The Great Level
A rich and compelling portrait of a tragic love affair in a threatened world
A 'magical, haunting' (Philippa Gregory) novel of a tragic love affair in a threatened world
In 1649, Jan Brunt, a Dutchman, arrives in England to work on draining and developing the Great Level, an expanse of marsh in the heart of the fen country. It is here he meets Eliza, whose love overturns his ordered vision and whose act of resistance forces him to see the world differently.
Jan flees to the New World, where the spirit of avarice is raging and his skills as an engineer are prized. Then one spring morning a boy delivers a note that prompts him to remember the fens, and confront all that was lost there.
'The most beautiful historical novel you'll read all year. Extraordinary'
'Richly involving. The story of a strange and passionate relationship'
'If you want to be utterly transported to another time, another place, read The Great Level. A haunting depiction of love and difference'
Praise for The Great Level
Historian Tillyard has a real feeling for the period and captures the pioneering spirit of the times, bristling with new challenges. But it is Jan's love for Eliza [...] that elicits the best and tenderest writing in the book. His understated emotions are extraordinarily poignantMax Davidson, The Mail on Sunday
The Great Level proves worth the seven-year wait. This is an impressive piece of work, rich in historical detail and human insightNick Rennison, Sunday Times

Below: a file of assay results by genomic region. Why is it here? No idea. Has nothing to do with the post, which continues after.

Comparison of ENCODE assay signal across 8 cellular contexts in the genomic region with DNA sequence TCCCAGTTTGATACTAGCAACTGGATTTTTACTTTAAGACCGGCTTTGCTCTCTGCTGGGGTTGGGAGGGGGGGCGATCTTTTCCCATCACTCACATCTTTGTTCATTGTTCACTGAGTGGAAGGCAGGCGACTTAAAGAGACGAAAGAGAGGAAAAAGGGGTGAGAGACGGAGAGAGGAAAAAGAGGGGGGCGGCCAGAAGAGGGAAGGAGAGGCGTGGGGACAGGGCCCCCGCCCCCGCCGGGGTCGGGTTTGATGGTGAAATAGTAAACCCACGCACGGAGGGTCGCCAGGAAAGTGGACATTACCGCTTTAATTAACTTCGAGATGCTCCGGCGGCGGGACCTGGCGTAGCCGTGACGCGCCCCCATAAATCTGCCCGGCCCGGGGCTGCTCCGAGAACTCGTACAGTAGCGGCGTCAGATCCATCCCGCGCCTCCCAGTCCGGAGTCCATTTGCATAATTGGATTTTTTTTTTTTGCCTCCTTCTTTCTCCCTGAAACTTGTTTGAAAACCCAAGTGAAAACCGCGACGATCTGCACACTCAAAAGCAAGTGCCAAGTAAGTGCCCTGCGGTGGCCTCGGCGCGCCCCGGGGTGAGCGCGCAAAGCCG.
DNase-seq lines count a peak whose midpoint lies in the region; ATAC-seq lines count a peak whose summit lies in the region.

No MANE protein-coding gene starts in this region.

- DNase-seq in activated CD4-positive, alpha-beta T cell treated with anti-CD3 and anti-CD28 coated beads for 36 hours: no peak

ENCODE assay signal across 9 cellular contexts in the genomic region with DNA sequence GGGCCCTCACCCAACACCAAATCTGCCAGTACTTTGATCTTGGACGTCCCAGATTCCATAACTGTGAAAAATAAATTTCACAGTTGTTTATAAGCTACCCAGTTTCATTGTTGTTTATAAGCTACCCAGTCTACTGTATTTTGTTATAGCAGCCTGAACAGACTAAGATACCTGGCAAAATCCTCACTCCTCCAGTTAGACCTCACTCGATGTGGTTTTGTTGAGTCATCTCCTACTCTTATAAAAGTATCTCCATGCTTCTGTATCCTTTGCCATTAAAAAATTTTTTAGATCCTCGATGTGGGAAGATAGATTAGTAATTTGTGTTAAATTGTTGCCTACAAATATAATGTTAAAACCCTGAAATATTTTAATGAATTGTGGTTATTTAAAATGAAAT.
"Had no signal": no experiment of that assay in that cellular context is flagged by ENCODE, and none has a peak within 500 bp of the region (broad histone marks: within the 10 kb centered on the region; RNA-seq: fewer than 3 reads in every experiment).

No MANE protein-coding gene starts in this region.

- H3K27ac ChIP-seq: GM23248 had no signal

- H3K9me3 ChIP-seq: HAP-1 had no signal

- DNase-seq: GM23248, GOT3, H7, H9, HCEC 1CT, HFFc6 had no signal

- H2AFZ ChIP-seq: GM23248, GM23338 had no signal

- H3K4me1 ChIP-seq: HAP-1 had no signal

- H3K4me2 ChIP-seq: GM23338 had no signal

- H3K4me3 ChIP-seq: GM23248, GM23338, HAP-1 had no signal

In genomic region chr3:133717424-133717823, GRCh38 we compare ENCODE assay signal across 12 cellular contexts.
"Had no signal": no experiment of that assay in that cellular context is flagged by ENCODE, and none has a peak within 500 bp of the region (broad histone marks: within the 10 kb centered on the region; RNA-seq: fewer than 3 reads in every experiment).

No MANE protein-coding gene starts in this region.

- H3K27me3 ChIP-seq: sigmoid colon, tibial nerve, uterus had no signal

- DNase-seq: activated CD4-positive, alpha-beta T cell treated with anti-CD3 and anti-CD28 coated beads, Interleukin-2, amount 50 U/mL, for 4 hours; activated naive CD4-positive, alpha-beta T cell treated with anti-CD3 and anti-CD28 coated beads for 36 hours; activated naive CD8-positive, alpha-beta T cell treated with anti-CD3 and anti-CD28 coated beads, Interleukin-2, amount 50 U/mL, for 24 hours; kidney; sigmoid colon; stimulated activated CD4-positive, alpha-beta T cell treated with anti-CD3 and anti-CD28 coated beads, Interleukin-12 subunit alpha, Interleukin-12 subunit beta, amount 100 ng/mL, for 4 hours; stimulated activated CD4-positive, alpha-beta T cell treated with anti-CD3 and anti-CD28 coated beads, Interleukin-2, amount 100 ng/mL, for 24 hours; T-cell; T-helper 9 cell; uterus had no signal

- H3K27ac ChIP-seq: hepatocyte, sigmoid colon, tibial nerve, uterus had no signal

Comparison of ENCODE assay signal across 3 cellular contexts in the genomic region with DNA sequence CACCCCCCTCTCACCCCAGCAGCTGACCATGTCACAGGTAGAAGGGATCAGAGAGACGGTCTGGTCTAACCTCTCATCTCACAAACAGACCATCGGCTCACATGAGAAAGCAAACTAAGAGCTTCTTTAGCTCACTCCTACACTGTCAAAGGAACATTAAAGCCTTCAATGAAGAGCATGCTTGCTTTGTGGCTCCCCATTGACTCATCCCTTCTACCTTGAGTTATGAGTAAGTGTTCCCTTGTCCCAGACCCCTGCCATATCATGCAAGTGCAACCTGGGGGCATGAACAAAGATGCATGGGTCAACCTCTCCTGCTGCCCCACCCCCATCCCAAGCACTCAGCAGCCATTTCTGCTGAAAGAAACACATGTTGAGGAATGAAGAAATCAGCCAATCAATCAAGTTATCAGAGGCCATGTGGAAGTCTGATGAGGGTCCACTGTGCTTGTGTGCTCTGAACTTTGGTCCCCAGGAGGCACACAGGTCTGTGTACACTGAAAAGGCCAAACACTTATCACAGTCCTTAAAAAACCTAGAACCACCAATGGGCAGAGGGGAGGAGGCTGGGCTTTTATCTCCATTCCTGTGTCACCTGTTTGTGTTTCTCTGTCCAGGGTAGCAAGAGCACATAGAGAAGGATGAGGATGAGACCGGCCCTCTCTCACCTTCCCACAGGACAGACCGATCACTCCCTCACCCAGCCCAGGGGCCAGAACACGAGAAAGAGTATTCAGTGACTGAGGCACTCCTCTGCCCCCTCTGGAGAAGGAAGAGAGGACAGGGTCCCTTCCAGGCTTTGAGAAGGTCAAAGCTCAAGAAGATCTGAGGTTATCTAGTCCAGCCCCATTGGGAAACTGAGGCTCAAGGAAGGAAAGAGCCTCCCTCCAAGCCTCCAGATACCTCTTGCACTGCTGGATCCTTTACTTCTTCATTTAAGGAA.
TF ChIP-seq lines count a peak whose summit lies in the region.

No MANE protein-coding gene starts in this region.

Historian Stella Tillyard's first fictional outing, Tides of War, earned her a 2012 Orange Prize nomination. Her second novel similarly showcases her skills as a chronicler of period and place... Fans of Rose Tremain will find much to admire in Tillyard's richly detailed and atmospheric romanceStephanie Cross, Daily Mail
There is much to love in The Great Level - Tillyard writes with great authority...and the book has the smack of authenticity. The passages that Eliza narrates...are wonderfulAntonia Senior, The Times
Stella Tillyard's assured and entrancing second novel deserves a place of honour on this too-short Fenland shelf... A historian and biographer, Tillyard brings to her 17th-century plot and people a deep concern for accuracy, and a respect for the look and feel of the past, that never slides into fussy pedantryBoyd Tonkin, The Arts Desk
A novel filled with atmospheric detail and memorable charactersChoice Magazine
Rousing and heroic... this is a novel of large vision and careful detail... [Tillyard] paddles her coracle deep into little-known channels and conjure atmospheres as thick as still summer air over the meres... Richly involving. The story of a strange and passionate relationshipAlexandra Harris, Guardian
Every phrase [is] weighed and shaped to reflect a slower, more relevant age. it is perfect for expressing this awed sense of uncharted nature as mysterious, beautifully locating us in the 17th centuryKathy O'Shaughnessy, Literary Review
Stella Tillyard has done that magical thing - combined solid historical research with an ethereal sense of the past. Her New Amsterdam in America is as wonderfully realised as the shifting world of the Fens in England. It's a haunting book with characters who stay with the reader as their lives unfold like a sea mistPhilippa Gregory
Beautiful... the book has a painterly quality... [Tillyard] has a wonderful way with words and arresting images, and the writing is delightfully limpid throughoutFenella Gentleman, Standpoint
This is the most beautiful historical novel you'll read all year; reminiscent of Marguerite Yourcenar at her very best in its lyrical grace and poetic intensity... ExtraordinarySimon Schama
If you want to be utterly transported to another time, another place - read Stella Tillyard's The Great Level. A haunting depiction of love and difference in the marshy seventeenth-century FensAmanda Vickery